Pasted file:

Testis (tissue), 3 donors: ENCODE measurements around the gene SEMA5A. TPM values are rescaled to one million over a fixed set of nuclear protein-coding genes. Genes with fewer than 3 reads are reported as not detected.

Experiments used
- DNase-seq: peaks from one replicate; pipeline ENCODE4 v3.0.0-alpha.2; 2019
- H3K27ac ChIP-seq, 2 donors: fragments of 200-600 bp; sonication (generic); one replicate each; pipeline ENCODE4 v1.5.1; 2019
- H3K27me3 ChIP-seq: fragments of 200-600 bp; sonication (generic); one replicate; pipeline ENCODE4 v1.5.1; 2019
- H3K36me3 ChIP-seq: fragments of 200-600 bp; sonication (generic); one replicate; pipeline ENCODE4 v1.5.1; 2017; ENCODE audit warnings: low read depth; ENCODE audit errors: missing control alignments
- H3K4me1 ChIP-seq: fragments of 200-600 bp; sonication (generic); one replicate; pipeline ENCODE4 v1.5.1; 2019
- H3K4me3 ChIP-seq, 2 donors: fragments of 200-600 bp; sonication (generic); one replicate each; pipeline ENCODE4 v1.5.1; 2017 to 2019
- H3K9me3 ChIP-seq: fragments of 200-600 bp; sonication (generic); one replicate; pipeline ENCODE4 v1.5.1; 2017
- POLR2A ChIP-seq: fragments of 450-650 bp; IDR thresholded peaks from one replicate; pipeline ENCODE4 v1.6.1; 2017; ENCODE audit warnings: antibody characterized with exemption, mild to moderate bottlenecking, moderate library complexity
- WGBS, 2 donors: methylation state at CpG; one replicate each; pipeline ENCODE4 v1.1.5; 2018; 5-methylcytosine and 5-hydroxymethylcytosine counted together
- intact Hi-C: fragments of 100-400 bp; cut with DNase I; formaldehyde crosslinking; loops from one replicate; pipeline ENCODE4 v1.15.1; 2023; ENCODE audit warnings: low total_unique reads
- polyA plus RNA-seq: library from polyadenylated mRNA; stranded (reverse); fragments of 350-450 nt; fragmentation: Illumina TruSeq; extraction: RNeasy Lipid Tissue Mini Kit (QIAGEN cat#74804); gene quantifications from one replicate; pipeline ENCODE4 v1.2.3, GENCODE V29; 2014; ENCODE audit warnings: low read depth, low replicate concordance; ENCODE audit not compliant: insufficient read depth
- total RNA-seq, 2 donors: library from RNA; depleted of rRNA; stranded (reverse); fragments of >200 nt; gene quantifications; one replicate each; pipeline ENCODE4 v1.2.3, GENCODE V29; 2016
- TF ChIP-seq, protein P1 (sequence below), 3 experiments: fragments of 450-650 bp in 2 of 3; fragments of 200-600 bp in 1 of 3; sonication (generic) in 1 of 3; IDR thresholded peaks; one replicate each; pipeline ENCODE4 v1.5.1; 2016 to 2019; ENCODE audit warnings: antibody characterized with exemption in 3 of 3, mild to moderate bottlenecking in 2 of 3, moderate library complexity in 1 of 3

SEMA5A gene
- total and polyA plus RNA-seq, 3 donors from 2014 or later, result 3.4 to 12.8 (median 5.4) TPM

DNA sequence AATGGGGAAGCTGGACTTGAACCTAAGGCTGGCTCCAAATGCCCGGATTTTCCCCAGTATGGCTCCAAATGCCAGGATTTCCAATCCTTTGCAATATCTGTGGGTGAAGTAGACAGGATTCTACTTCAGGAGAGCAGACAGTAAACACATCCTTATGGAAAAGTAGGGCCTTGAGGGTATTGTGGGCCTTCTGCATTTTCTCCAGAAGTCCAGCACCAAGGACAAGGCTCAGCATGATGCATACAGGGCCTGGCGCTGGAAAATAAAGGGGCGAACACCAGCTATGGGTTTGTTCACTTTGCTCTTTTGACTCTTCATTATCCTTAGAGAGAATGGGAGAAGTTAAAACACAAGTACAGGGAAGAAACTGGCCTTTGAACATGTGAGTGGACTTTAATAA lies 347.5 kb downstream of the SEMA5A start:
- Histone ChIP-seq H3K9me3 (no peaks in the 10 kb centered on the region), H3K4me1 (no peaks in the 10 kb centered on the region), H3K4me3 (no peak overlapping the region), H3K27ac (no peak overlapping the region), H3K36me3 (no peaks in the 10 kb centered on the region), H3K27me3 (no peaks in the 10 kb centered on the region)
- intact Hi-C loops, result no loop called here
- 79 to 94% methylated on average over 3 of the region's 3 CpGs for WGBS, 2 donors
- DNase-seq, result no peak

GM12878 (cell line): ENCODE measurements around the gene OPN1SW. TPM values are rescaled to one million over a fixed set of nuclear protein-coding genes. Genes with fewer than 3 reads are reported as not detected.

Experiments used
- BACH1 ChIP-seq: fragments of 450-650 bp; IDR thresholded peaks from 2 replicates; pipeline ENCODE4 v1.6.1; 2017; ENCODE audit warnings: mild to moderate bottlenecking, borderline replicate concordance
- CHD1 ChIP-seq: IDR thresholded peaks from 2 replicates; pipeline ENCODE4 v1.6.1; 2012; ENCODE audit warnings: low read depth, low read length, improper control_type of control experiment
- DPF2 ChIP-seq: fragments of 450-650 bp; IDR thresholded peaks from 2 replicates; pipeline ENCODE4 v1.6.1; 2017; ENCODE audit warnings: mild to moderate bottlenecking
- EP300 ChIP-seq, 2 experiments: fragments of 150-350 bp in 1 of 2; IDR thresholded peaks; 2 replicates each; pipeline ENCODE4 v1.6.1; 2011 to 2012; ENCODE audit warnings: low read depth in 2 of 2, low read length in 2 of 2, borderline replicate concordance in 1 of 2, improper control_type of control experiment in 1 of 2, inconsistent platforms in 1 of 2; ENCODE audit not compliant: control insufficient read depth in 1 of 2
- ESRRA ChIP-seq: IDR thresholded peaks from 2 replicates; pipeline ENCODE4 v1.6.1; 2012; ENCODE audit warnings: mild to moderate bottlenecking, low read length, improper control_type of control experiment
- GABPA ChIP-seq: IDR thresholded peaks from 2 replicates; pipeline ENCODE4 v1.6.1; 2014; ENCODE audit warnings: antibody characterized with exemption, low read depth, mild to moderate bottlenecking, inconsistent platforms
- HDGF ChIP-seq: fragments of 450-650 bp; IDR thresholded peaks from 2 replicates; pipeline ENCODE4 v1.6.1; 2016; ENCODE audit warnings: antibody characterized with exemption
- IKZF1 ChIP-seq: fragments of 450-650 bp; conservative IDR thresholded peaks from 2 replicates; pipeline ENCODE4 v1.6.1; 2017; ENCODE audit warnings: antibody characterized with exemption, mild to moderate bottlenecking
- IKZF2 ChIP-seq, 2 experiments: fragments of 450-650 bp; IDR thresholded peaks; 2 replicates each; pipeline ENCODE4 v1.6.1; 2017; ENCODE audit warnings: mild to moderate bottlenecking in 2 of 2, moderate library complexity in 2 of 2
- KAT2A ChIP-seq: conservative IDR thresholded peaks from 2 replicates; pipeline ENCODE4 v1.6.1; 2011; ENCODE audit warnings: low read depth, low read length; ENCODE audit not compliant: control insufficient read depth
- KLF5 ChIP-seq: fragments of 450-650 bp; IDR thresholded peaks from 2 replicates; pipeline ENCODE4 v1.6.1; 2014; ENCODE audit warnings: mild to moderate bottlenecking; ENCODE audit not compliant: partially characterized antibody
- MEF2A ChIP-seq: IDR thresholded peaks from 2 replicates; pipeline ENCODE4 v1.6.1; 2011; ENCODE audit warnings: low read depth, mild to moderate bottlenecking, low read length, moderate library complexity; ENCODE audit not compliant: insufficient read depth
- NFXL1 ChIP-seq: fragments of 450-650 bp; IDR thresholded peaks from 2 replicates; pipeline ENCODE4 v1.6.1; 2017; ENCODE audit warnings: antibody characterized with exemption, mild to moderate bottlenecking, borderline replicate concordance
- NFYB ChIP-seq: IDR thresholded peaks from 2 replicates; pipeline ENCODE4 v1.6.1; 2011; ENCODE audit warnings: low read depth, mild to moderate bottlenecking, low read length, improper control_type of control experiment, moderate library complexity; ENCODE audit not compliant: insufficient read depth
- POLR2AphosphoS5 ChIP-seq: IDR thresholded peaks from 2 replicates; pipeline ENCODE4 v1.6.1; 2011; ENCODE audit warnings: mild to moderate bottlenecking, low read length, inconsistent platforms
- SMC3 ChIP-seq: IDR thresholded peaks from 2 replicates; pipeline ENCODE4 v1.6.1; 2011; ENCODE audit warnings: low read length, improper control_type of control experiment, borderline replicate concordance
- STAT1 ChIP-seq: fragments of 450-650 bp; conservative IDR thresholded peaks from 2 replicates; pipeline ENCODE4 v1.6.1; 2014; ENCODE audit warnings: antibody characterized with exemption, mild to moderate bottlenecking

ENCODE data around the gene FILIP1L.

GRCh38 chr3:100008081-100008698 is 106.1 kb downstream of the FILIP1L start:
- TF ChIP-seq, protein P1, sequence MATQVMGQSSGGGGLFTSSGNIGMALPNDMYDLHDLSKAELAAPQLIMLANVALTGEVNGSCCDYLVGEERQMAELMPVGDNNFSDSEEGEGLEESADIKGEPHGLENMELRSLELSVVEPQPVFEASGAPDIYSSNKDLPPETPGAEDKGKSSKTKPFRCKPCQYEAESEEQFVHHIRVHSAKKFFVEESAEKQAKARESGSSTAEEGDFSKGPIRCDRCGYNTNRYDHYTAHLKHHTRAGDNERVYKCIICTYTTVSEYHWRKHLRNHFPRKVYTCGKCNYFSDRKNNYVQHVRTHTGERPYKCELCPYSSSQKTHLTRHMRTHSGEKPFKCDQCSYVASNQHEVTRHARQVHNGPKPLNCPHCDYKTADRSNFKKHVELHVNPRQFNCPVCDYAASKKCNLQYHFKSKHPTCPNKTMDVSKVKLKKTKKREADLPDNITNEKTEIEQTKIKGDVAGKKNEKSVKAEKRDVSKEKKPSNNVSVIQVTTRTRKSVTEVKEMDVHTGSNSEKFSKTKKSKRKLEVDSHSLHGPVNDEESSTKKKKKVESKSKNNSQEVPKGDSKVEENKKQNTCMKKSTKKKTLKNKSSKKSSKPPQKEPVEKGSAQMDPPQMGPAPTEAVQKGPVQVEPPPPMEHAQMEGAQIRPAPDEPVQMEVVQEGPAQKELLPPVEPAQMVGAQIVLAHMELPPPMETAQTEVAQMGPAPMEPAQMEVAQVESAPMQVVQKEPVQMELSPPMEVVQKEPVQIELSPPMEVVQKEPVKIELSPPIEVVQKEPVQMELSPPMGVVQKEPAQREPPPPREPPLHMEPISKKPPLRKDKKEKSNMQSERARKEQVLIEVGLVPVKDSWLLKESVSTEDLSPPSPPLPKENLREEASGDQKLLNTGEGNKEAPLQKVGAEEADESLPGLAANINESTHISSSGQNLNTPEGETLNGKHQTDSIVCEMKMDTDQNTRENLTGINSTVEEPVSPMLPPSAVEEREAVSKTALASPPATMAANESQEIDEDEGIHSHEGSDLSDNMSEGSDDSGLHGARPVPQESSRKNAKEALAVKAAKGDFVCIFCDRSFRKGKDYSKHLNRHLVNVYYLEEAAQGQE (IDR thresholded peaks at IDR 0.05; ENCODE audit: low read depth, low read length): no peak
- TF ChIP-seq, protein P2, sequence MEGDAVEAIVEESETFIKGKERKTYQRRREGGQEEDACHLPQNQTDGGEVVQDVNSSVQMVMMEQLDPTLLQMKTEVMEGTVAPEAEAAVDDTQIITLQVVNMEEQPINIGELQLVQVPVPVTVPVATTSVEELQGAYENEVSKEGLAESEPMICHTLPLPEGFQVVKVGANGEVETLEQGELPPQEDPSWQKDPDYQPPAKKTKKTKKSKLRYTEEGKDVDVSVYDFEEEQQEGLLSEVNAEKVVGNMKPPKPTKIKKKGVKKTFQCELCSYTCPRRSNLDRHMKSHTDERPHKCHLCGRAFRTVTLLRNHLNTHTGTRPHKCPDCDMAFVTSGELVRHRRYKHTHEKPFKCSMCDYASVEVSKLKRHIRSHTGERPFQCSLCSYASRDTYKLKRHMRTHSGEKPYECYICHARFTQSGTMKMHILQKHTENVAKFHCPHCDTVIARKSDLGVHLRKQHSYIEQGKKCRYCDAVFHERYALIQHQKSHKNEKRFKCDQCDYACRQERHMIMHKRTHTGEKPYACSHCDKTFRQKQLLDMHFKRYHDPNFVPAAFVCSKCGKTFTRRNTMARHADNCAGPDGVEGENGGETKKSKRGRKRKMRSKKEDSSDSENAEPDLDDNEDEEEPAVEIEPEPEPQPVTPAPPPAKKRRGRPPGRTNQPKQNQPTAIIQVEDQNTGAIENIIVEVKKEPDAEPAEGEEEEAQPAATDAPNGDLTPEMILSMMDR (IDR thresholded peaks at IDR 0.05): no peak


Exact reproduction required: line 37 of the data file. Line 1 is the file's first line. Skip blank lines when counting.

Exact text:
- NFXL1 ChIP-seq: fragments of 450-650 bp; IDR thresholded peaks from 2 replicates; pipeline ENCODE4 v1.6.1; 2017; ENCODE audit warnings: antibody characterized with exemption, mild to moderate bottlenecking, borderline replicate concordance